African countries aren’t spending enough on agriculture,IRIN reported last week. And that’s a bad thing:
“Spending money on food production is critical in Africa, where 70 percent of people live in rural areas and depend on agriculture for food and income.
There are also going to be more people to feed in Africa in the next few decades. Sub-Saharan Africa’s population is expected to grow faster than elsewhere by 2050, increasing by 910 million people, or 108 percent.”
It is a bad thing, but the article and cited reports don’t go into much detail as to why these governments aren’t investing in agriculture programs. One key reason is that they don’t always have the choice. Powerful International financial organizations (IFIs) like the World Bank and the International Monetary Fund frequently required developing countries to cut back government spending – including farm programs – in order for countries to receive desperately needed loans while global trade rules enforced by the World Trade Organization make many types of domestic agricultural policies that protect local farmers from unfair foreign competition “illegal.” This was all done in the name of creating more “open” global markets, yet the United States and other rich countries still heavily support their corporate commodity sector, which then dump products on developing countries – competing with local farmers who now find it harder to sell their locally-grown food.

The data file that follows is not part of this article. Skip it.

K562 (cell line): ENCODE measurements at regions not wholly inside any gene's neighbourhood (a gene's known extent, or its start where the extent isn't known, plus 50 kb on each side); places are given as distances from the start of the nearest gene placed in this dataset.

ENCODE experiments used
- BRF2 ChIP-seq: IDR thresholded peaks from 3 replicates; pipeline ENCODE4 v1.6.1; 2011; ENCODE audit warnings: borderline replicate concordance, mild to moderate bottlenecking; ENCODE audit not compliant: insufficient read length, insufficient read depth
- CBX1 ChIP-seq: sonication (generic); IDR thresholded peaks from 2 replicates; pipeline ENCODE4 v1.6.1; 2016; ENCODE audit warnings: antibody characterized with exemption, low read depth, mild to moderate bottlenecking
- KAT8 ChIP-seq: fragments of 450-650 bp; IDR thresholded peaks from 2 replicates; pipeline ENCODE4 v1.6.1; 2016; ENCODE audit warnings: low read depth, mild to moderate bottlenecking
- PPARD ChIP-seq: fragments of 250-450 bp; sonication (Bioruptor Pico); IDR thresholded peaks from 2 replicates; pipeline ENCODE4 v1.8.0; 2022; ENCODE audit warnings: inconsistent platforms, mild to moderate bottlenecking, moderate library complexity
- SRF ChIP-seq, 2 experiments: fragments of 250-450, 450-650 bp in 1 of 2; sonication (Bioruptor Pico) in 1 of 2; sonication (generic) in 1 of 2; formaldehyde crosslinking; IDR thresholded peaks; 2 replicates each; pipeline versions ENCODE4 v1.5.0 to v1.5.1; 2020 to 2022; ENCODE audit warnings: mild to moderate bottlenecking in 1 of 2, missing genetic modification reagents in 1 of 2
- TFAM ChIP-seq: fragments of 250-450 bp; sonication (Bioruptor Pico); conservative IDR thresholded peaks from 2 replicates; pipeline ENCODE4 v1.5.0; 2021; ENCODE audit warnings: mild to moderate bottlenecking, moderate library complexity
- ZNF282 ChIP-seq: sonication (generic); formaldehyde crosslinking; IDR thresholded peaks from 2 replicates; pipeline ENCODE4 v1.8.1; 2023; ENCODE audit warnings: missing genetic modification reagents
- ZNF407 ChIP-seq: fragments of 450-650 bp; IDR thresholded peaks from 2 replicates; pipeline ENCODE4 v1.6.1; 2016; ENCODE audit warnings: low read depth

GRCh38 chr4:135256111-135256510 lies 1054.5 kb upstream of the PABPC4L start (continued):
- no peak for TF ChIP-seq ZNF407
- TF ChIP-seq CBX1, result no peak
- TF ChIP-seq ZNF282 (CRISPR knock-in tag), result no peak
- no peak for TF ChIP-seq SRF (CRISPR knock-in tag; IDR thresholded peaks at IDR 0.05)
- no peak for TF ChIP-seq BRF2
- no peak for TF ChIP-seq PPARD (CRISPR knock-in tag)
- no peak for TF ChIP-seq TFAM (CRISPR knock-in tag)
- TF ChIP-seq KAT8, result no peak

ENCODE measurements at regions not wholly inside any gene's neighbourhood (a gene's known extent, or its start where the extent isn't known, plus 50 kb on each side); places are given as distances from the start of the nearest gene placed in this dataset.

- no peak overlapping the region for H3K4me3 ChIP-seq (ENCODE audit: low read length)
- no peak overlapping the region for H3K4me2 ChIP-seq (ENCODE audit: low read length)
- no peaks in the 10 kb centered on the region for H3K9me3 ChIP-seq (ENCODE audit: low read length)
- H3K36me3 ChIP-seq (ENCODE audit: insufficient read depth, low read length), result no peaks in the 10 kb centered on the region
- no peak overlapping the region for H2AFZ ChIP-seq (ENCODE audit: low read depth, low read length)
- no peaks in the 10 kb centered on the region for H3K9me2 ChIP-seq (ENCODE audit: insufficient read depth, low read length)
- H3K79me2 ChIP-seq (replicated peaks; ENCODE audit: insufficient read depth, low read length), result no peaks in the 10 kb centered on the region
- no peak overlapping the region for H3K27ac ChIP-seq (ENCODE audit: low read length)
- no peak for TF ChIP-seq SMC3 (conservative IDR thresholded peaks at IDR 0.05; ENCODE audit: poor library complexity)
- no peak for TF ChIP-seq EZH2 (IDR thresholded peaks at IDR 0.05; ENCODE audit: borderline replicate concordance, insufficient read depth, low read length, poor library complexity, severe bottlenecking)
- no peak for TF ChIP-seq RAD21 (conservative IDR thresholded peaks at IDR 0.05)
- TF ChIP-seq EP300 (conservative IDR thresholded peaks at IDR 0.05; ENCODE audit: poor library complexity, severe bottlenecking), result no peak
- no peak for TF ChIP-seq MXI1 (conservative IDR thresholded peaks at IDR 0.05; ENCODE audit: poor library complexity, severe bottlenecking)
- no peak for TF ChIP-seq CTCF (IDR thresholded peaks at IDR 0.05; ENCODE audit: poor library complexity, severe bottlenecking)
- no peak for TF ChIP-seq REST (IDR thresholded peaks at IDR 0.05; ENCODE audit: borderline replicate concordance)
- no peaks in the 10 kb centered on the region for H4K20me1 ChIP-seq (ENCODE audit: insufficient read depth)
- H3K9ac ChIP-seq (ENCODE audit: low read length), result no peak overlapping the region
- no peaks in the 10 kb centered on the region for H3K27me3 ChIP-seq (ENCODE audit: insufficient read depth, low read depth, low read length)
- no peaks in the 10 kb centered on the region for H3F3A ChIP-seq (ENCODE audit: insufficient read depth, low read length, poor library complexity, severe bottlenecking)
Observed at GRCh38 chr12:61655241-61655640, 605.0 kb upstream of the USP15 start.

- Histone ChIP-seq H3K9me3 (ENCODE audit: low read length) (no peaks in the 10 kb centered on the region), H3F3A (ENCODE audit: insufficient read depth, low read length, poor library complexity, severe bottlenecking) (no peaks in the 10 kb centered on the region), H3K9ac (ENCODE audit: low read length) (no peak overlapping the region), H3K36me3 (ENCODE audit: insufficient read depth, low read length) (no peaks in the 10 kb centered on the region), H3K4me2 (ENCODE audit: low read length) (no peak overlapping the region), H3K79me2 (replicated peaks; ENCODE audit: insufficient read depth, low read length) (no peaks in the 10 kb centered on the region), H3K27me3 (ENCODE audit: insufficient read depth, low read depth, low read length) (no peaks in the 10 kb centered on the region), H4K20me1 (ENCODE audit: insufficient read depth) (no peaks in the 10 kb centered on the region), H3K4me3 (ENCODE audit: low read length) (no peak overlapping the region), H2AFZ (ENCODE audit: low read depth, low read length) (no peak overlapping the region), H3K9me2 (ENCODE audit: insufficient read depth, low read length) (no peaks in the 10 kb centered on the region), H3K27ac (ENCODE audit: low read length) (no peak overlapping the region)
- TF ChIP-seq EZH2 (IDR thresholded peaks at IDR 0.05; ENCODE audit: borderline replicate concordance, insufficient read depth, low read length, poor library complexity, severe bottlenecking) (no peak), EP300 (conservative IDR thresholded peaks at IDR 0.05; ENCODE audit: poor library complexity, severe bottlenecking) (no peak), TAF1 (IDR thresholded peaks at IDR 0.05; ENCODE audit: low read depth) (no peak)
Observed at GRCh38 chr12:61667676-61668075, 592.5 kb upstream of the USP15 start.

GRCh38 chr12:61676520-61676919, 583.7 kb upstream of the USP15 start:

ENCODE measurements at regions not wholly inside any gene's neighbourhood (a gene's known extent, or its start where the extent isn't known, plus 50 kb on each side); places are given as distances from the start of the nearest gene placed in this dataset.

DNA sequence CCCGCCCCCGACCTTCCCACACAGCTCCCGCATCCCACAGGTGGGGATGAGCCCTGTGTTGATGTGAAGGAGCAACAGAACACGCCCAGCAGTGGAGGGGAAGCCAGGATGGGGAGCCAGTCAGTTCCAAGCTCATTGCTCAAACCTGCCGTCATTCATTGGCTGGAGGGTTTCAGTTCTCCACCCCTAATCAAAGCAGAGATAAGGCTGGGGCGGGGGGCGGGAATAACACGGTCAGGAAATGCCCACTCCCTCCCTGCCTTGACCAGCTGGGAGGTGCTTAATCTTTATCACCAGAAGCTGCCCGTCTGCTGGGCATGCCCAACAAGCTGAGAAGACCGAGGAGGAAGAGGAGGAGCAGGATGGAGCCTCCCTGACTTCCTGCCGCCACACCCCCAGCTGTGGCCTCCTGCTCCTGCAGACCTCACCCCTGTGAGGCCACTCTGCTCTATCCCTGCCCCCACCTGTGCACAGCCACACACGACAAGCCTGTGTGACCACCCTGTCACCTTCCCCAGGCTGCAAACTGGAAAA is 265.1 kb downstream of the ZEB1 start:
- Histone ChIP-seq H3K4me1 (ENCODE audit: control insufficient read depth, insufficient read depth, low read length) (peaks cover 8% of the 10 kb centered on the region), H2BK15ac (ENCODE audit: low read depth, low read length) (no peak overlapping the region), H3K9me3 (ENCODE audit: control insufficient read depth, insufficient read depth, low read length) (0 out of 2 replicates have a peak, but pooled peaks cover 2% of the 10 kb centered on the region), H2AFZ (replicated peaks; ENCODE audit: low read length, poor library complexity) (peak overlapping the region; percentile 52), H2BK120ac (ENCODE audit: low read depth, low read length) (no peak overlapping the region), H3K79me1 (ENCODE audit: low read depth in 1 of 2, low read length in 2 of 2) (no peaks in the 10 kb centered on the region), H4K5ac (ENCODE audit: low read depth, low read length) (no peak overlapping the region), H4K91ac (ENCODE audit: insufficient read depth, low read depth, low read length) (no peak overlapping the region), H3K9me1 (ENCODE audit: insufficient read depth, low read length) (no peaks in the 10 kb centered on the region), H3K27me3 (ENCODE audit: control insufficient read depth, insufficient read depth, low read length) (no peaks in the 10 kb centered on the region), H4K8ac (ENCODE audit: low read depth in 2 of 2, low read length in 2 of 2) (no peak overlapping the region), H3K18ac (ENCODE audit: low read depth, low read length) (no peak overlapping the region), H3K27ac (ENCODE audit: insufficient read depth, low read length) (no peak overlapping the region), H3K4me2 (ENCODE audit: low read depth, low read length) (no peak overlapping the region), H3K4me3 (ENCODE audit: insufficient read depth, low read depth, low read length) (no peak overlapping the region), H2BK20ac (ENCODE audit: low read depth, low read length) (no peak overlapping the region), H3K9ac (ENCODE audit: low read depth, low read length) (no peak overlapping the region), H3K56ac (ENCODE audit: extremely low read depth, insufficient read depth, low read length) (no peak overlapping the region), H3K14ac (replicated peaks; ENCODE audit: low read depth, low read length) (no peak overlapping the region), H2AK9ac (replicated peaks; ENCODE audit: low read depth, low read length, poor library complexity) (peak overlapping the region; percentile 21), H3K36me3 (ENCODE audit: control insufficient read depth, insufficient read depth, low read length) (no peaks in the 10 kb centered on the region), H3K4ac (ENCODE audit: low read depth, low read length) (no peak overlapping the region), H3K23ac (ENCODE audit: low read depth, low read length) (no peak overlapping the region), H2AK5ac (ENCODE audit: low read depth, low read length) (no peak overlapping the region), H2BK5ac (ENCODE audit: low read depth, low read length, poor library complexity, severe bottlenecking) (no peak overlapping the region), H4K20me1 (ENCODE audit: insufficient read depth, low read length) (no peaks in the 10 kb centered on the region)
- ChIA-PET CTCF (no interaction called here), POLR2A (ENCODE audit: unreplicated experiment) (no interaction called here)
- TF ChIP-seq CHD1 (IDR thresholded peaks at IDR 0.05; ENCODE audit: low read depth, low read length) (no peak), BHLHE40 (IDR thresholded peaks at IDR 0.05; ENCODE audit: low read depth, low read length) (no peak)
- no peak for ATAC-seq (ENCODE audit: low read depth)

Food and Water Watch describes the devastating consequences of this cycle in its report What’s Behind the Global Food Crisis? How Trade Policy Undermined Africa’s Food Self-Sufficiency:
“This low level of agricultural investment cannot generate sustained growth in the farm sector that can provide a base for broader economic growth. Countries reduced or eliminated support for farm credit, seed and fertilizer subsidies, and crop distribution and reserve programs. These programs helped farmers increase agricultural productivity, invest in their operations and promote their crops in regional and export markets. When African governments rapidly withdrew from supporting these farm programs, agricultural productivity declined, as farmers were unable to secure loans, afford high-value seeds and fertilizers, or deliver their crops to more distant markets.”
People in Africa and other countries around the globe aren’t hungry because the world isn’t producing enough food. Along with poor infrastructure and inefficient aid policies, decades of unfair international finance and trade deals are part of a flawed global system that prevents the world’s vast surplus of food from making it to the mouths of hungry families.